Ritual is everywhere in Wagner’s operas and music dramas. He even has his way of transforming crucial events in his stories into quasi-rituals through symbolism. Ritual is even more pervasive in his final work, his Bühnenweihfestspiel, Parsifal, which is in itself a ritual. The highly ritualized routines of the Grail knights connect their lives and the events of the drama with the continuum of the Grail’s history, back to the Last Supper. Their actions are highly deliberate, replete with the significance of faith and tradition. This creates a quasi-monastic environment in which life unfolds slowly, largely ceremonially, on the structure of a time-honored schedule, in which history and precedent are always present. The narrative unfolds with notable simplicity in terms of what occurs on stage, while beneath it, the backstory related in monologues seethes with incident, conflict, and misfortune. In addition to this dramatic foreground purified of trivialities, there is the pure transparency of Wagner’s score, consisting of simple thematic material set with surpassing clarity, delicacy, and harmonic subtlety. In this way Parsifal lives up to what we have been conditioned to expect from the late work of a great artist, and this is what we see and hear on the stage, if Wagner’s stage directions are observed.
I was no less fascinated than any writer by the troops of rats Hans Neuenfels mustered for his production of Lohengrin, which premiered last year (2010). It isn’t fair or even intelligent to focus on the most obvious twist in his Neuenfels’ vision of Wagner’s first grail opera, but Neuenfels turned the rodents loose on us as bait, and in the world of theater, it is only right to jump on it with all the alacrity of one of the rats, when he or she sniffs some appetizingly ripe garbage—or bacon, as Herr Neuenfels has said. And I don’t mention this to demean the rats, Neuenfels clearly did not intend them as red herrings, but as an intellectually nutritious and tasty Vorspeise.
I have long deemed Munich’s Alte Pinakothek one of the most underrated museums in Europe. Thanks to aristocratic connoisseurs like William IV, Maximilian I, and Ludwig I, the city now boasts an outstanding collection of Renaissance, Dutch, and Flemish masterpieces. The museum is well complimented by Alexander Freiherr von Branca’s Neue Pinakothek and Stephan Braunfels’s Pinakothek der Moderne since 2002. In fact, these robust institutions have allowed Munich’s Kunstareal to rise above the current economic crisis as promising young talent finds a slow but steady stream of patrons.
I had originally planned this commentary simply to let you, our readers, know about the changes in our usual coverage for the remainder of the summer: Larry Wallach, Seth Lachterman, and Keith Kibler will bravely continue their coverage of summer festivals in the Berkshires and Hudson Valley, while I visit Bayreuth, to review the entire 2010 season: Tankred Dorst’s production of the Ring, along with the controversial productions of Parsifal (Stefan Herheim, 2008), Die Meistersinger (Katharina Wagner, 2007), and Lohengrin (Hans Neuenfels, 2010). I left my rat-catching gear at home, not wishing to incur overweight charges and thinking it might be cheaper simply to purchase the necessaries here, but all the ratting supply stores in Bayreuth are sold out of equipment, and I realize that I simply have to remain unrattled, while the rodents run free.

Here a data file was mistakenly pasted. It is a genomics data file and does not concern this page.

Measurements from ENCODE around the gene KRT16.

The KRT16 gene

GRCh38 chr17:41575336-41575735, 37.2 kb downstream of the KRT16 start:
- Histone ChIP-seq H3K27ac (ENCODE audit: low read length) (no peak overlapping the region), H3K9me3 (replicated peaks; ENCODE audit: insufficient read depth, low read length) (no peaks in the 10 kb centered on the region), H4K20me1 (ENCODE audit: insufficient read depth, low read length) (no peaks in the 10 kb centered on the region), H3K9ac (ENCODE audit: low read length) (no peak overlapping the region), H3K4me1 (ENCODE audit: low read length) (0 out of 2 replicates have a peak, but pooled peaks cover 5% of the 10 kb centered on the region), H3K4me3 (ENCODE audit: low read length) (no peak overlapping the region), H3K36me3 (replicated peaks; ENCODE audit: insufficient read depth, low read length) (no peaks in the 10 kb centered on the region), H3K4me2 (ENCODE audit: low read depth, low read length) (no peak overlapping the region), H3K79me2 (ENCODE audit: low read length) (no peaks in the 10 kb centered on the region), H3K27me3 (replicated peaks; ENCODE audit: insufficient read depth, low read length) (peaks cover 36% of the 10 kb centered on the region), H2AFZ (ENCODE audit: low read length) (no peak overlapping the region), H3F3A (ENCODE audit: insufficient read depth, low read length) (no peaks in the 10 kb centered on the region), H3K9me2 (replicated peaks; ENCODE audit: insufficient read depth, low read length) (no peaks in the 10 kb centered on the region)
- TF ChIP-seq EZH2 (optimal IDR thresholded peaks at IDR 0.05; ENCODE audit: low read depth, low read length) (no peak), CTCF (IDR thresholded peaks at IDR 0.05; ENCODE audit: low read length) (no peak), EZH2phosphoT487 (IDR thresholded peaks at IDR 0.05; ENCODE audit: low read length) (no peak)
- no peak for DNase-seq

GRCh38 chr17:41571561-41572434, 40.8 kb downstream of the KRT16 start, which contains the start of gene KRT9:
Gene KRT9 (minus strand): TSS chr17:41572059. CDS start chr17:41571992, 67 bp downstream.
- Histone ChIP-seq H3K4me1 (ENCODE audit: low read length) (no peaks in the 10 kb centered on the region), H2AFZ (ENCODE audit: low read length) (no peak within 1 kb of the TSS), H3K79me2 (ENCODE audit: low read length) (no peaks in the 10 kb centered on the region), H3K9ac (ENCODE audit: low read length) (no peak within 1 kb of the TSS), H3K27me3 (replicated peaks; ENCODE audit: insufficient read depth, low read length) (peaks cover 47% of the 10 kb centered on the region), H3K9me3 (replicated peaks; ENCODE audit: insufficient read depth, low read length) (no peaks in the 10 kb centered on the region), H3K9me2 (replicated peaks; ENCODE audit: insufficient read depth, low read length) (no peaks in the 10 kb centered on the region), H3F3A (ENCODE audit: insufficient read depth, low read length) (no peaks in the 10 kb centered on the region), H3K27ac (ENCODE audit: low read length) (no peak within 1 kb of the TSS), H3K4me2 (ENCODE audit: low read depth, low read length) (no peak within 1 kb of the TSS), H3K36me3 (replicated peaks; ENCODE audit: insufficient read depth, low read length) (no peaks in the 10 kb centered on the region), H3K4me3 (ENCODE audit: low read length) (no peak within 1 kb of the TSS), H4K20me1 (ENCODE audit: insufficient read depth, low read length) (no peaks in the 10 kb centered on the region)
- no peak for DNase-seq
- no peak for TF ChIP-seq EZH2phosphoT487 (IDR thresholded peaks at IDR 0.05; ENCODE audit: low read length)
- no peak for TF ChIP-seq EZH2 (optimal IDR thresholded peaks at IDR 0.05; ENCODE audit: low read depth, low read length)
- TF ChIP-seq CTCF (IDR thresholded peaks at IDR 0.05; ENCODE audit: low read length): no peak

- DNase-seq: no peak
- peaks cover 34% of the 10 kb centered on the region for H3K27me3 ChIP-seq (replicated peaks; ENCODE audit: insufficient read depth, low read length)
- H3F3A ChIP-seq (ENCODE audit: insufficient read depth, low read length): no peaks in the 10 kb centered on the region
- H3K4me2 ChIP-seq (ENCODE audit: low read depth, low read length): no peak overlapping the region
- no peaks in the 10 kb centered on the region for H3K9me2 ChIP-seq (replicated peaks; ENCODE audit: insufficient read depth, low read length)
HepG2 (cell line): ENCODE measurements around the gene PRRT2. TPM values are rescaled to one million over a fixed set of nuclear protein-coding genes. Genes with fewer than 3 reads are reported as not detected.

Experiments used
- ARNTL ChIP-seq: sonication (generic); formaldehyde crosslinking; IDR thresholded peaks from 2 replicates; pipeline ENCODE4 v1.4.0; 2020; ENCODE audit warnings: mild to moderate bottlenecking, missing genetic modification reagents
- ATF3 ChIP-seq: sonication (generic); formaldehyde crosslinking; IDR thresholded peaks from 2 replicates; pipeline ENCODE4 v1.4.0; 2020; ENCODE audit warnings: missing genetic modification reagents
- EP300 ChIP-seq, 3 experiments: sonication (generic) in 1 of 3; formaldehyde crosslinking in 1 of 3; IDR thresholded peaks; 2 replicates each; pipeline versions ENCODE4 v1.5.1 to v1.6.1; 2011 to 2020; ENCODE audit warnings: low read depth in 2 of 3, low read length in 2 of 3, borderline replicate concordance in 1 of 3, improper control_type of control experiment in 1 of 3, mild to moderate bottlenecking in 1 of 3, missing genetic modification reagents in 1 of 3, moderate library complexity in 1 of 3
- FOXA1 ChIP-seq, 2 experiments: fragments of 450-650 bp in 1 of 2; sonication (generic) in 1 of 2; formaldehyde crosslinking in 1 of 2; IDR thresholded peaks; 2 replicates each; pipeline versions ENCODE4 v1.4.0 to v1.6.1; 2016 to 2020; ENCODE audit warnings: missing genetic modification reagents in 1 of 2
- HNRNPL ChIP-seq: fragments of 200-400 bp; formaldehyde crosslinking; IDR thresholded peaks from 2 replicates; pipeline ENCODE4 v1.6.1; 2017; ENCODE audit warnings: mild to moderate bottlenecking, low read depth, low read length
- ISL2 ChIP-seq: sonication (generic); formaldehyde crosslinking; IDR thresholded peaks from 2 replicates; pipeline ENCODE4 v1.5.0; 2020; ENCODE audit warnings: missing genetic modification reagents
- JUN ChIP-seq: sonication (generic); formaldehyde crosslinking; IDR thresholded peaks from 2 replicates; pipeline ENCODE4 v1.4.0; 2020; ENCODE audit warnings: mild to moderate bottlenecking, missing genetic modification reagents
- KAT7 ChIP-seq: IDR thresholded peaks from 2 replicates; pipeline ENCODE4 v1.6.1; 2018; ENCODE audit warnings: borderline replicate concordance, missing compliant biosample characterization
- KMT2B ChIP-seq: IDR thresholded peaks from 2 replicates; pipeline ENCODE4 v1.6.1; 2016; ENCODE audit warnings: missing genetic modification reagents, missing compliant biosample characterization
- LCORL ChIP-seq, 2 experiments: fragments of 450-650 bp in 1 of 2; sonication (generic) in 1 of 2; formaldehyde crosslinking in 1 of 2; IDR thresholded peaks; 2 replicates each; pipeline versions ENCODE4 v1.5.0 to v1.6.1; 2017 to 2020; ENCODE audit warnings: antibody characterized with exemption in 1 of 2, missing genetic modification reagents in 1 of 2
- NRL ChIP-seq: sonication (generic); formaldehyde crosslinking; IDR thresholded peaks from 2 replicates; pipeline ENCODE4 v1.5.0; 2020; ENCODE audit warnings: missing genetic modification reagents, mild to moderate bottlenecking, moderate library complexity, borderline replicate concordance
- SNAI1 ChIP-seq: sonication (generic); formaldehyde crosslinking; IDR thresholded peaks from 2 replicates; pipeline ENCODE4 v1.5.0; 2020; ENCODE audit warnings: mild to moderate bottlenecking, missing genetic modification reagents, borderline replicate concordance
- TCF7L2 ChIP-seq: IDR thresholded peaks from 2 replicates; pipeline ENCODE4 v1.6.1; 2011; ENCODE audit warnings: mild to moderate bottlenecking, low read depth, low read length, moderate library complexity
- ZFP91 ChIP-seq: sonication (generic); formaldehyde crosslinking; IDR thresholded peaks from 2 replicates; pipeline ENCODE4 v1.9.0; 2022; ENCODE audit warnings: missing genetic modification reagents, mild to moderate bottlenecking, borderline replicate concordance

Donizetti’s Roberto Devereux (1837) is quite a rarity, and many who are new to it might be tempted to assume that this is rather well justified. It could be said that the librettist Cammerano concocted a travesty of the story of Elizabeth and Essex, with singularly unappealing characters tied up in a knot of bad faith and vengefulness (one might equally say that of Wagner’s Ring, of course), and that Donizetti glossed over it with course after course of conventional emotivity bathed in meretricious bel canto sauces. However, after seeing and hearing this at first seemingly rather strange and off-putting but passionately committed production, only the most rigidly prejudiced will refuse to admit that they have been fascinated and moved. Conductor Friederich Haider, above all, conveyed his belief in Roberto Devereux’s quality and power through his deep understanding of bel canto as a psychological and dramatic idiom. In fact his contribution was equalled by the magnificent performances of Edita Gruberova and Paolo Gavanelli. Christof Loy’s production, which sets the action in modern Britain, may seem perverse at first and Herbert Murauer’s set and costumes singularly depressing, but eventually the distracting contemporary details vanish, as one abandons oneself to Donizetti’s spell.
Many of my most memorable early operatic experiences came from the Bayerische Staatsoper, either from when I was a student or a somewhat underoccupied summer intern in public relations. It’s been all too long since my last visit, not to mention my last look at the Aigina pediments or the great Dürers in the Alte Pinakothek. In operatic terms the work of the Staatsoper is very much on this level. Hence, I’ll not soon forget this three-day orgy, which began with a fine Nozze di Figaro, continued with Donizetti’s Roberto Devereux with none other than Edita Gruberova as Elisabetta, and concluded with an important premiere, Peter Eötvös’ and Albert Ostermaier’s Die Tragödie des Teufels, an impeccable performance in a spectacular staging.